BlogImportance of Childhood Play

The Importance and Nature of Childhood Play

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Posted By Games We Played

One of the things that inspired me to write RetroActive: Skip, Hop and You Don’t Stop (Games We Played) was an article that I read shortly after enrolling our daughter in the Whatcom Hills Waldorf School in Bellingham, Washington. Childhood play is instrumental in our development. More importantly, creative childhood play allows children to participate in life fully and explore their relationships with others, their abilities and their environment.

I am concerned that the creative element of childhood play is threatened today. As I write in the book:

“…As children, we long for adventure. Even when there aren’t other children around to play with, we seek it. We ride bikes, build forts, explore, watch bugs, limb trees, bounce balls off a wall, go roller skating, skateboarding and sledding. We are active as children, or at least we used to be.

Unfortunately, many children today are seduced, like us, by the technology that we have created over the years. The colorful, interactive graphics of computer generated games are seductive – and addictive. Play has changed over the years. Even active play these days is different than it used to be. Children today are shuttled back and forth, to and from organized, structured activities. There are coaches, uniforms, instructions, skill assessments, fees and commitments in modern play. Houses are no longer connected by the footprints of children, and many neighborhoods are quiet today. Children no longer have to invent games; they just have to participate in them. They don’t make the rules, they abide by them. They don’t pick the teams, they join them…”

Joan Almon’s article, The Vital Role of Play in Childhood, echoes and expounds on my thoughts. In it, she says:

“…The central importance of creative play in children’s healthy development is well supported by decades of research. And yet children’s play, in the creative, open-ended sense in which I use the term, is now seriously endangered.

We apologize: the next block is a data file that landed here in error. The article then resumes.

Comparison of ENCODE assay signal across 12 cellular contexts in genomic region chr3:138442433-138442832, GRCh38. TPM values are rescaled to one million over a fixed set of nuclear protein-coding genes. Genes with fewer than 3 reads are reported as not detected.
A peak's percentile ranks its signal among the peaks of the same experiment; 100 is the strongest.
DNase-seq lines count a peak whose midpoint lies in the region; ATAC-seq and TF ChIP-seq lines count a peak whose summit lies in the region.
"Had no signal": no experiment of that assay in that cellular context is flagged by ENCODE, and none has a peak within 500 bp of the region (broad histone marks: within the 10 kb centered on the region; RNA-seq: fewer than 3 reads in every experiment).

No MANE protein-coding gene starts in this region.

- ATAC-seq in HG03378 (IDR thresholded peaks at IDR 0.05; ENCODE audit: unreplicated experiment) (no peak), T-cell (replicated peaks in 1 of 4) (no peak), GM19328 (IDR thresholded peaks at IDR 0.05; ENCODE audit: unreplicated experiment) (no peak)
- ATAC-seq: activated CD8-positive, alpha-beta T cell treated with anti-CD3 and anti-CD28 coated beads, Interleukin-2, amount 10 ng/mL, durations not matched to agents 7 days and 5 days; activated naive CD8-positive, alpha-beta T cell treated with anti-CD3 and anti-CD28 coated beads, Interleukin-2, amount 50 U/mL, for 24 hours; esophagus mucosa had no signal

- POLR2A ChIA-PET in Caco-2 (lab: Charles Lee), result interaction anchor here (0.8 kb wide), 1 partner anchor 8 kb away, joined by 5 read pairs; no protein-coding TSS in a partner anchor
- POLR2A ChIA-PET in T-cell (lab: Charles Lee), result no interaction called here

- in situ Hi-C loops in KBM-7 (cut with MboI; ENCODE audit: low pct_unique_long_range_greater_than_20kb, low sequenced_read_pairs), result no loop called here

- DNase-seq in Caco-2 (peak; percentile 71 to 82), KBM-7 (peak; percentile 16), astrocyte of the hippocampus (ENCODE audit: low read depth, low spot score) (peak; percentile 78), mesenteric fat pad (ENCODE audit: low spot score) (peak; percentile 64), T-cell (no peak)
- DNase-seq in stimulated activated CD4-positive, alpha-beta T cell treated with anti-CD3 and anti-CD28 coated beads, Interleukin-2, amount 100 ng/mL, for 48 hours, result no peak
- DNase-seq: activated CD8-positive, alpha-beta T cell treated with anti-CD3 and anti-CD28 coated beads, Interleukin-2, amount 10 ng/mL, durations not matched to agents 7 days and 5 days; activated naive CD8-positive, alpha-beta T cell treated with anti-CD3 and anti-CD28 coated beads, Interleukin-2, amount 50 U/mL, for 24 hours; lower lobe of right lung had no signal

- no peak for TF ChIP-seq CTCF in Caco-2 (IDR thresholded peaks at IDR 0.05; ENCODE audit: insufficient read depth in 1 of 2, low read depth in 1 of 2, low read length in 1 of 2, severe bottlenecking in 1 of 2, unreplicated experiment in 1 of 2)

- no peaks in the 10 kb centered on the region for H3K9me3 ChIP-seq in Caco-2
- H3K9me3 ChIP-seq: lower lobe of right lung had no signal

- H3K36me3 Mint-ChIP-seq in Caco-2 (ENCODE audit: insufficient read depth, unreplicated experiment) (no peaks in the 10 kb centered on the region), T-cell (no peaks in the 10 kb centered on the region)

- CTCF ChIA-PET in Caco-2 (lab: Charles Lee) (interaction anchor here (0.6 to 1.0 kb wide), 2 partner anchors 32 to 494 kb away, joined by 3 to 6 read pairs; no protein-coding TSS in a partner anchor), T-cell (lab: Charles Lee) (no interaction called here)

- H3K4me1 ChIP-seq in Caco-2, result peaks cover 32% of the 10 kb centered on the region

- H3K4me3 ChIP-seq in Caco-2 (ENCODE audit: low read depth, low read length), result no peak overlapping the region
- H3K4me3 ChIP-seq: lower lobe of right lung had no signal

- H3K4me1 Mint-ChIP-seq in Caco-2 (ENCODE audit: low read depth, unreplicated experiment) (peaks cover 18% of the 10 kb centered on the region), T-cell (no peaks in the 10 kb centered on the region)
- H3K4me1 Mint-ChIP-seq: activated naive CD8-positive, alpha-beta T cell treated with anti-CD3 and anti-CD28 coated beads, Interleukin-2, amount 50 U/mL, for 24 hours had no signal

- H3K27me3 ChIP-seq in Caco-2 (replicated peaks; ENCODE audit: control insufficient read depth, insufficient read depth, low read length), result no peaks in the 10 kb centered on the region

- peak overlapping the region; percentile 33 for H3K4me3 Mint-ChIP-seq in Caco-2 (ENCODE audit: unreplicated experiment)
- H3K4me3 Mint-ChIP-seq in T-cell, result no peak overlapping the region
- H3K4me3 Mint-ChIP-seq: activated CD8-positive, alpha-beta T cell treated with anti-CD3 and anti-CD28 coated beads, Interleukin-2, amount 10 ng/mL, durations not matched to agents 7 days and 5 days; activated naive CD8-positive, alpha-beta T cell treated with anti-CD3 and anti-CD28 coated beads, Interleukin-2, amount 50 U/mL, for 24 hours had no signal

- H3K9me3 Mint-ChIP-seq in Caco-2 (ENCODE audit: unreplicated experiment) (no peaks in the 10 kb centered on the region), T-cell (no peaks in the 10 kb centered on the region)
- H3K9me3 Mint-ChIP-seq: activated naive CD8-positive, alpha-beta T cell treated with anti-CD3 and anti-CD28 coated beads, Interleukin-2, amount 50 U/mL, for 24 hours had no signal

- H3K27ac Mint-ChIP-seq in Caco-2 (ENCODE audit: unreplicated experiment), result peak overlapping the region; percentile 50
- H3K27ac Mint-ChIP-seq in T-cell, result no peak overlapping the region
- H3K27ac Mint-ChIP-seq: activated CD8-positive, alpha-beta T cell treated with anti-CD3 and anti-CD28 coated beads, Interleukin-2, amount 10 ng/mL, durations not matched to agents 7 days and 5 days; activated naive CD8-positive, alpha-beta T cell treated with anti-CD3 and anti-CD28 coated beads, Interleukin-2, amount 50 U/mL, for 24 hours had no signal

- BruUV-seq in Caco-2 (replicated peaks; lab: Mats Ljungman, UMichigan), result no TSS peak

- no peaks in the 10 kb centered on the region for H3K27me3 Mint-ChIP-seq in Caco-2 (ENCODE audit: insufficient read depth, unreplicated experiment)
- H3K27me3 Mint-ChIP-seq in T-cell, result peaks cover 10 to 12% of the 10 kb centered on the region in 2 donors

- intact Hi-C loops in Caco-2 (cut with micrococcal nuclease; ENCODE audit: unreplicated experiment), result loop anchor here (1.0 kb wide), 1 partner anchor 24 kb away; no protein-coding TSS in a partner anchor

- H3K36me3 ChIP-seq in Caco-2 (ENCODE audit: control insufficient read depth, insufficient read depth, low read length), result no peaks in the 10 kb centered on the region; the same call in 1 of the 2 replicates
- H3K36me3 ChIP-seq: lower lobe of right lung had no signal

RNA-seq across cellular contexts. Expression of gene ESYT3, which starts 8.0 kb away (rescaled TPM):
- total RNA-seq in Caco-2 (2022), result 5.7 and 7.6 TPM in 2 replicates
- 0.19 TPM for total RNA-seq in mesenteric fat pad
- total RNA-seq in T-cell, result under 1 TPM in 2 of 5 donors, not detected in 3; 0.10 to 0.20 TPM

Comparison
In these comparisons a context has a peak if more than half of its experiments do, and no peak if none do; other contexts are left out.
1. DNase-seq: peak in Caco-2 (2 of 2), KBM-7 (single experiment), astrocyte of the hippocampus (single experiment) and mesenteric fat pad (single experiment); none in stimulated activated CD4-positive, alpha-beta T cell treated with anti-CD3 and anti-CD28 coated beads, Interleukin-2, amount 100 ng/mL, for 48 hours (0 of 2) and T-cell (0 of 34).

School children no longer have the freedom to explore woods and fields and find their own special places. Physical education and recess are being eliminated; new schools are built without playgrounds. Informal neighborhood ball games are a thing of the past, as children are herded into athletic leagues from age five on…”

Of course, children still play today. But the creativity, wonder and unique personal relationship with play is sacrificed when children are enrolled to participate in organized, structured sports activities. The real magic of childhood play is left behind in the backyards, courtyards and streets of neighborhoods from where children come to participate in modern play.

The spirit of chldhood play — of individual, creative and active curiosity is under threat today. As parents, we think we are doing something good for our children by enrolling them in serious, well managed sports programs — by shuttling them from their homes to play on expensive artificial turf and wear professional-style uniforms. Personally, I think we’d be doing more for them if we allowed them to join their friends in a pick-up game of kickball in the backyard after school. We’d be doing more for them if we allowed them to make their own rules, to pick their own teams and to explore their own boundaries.

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